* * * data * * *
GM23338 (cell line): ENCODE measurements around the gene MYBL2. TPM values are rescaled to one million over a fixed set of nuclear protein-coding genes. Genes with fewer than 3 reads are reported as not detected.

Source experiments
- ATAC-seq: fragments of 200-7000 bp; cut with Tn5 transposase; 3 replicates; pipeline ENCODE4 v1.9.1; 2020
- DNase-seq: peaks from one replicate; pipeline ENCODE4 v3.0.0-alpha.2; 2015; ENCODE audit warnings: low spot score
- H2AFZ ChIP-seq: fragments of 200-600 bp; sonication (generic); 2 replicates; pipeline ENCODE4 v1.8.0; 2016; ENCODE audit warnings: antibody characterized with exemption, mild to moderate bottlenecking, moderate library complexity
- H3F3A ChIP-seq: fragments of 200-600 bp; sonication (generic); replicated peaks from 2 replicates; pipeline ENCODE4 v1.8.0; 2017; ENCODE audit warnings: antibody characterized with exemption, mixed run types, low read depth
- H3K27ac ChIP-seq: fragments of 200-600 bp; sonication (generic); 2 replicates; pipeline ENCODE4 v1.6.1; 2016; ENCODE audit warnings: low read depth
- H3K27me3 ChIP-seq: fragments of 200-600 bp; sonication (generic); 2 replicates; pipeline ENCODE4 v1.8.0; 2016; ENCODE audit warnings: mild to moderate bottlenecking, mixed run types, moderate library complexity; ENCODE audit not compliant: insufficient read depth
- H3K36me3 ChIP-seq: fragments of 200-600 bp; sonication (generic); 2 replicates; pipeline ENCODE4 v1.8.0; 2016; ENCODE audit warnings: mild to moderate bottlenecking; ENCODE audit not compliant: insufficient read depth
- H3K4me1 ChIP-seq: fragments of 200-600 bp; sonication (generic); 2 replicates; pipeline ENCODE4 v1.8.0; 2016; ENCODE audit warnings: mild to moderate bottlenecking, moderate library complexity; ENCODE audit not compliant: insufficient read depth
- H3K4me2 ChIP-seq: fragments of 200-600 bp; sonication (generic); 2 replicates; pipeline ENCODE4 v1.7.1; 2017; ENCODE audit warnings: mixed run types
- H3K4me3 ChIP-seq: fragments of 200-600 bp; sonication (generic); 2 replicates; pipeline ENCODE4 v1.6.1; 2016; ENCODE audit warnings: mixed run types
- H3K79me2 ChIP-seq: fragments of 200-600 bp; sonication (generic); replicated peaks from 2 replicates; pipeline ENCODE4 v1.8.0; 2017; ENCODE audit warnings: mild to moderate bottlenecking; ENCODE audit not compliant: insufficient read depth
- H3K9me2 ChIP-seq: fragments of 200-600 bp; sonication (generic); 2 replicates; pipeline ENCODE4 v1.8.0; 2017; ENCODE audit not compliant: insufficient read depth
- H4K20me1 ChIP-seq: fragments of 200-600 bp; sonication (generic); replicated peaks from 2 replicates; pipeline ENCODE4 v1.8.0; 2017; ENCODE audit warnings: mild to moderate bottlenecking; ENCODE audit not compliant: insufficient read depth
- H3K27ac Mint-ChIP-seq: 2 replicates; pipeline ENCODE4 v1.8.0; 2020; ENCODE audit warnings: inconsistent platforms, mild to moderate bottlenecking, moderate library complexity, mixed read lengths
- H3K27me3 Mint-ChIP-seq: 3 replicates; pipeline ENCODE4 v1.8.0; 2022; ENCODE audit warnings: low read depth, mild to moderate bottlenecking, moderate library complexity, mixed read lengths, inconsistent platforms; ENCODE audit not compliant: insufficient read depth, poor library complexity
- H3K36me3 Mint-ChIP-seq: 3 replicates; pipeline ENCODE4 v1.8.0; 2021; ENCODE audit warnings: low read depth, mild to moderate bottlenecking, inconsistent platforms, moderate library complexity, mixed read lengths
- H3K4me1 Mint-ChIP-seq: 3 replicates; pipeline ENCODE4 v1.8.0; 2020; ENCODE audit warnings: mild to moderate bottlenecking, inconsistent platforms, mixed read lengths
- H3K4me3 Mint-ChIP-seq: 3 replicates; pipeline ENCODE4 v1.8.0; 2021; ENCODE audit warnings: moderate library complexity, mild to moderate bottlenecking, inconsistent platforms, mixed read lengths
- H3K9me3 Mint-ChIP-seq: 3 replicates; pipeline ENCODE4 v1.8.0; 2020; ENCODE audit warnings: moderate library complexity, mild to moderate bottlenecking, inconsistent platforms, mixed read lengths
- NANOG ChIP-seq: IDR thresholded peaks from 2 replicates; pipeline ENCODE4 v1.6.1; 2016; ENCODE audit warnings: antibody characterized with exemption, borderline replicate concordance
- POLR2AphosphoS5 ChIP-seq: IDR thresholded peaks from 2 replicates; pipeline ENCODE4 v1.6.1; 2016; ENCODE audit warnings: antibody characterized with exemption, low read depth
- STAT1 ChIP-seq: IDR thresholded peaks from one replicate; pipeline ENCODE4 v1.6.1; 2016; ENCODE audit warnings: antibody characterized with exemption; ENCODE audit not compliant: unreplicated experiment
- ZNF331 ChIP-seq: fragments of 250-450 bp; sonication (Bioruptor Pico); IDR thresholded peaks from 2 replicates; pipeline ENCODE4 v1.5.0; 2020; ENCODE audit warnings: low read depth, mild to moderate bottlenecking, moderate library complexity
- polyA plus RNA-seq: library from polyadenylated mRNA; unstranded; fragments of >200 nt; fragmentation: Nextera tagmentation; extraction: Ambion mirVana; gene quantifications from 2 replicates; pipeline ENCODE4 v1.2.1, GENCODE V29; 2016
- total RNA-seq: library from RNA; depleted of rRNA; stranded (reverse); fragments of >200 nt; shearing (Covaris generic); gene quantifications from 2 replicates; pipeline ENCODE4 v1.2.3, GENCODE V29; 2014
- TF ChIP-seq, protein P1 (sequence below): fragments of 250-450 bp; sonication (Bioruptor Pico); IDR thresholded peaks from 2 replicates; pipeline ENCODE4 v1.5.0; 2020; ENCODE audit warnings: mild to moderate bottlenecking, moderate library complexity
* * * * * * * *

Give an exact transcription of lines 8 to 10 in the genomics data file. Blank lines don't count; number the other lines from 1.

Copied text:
- H3K27me3 ChIP-seq: fragments of 200-600 bp; sonication (generic); 2 replicates; pipeline ENCODE4 v1.8.0; 2016; ENCODE audit warnings: mild to moderate bottlenecking, mixed run types, moderate library complexity; ENCODE audit not compliant: insufficient read depth
- H3K36me3 ChIP-seq: fragments of 200-600 bp; sonication (generic); 2 replicates; pipeline ENCODE4 v1.8.0; 2016; ENCODE audit warnings: mild to moderate bottlenecking; ENCODE audit not compliant: insufficient read depth
- H3K4me1 ChIP-seq: fragments of 200-600 bp; sonication (generic); 2 replicates; pipeline ENCODE4 v1.8.0; 2016; ENCODE audit warnings: mild to moderate bottlenecking, moderate library complexity; ENCODE audit not compliant: insufficient read depth